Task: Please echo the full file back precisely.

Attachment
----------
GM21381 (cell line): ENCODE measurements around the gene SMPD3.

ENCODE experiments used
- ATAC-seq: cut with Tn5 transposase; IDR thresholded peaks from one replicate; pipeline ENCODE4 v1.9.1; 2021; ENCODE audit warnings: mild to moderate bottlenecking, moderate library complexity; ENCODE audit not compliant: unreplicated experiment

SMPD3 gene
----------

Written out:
GM21381 (cell line): ENCODE measurements around the gene SMPD3.

ENCODE experiments used
- ATAC-seq: cut with Tn5 transposase; IDR thresholded peaks from one replicate; pipeline ENCODE4 v1.9.1; 2021; ENCODE audit warnings: mild to moderate bottlenecking, moderate library complexity; ENCODE audit not compliant: unreplicated experiment

SMPD3 gene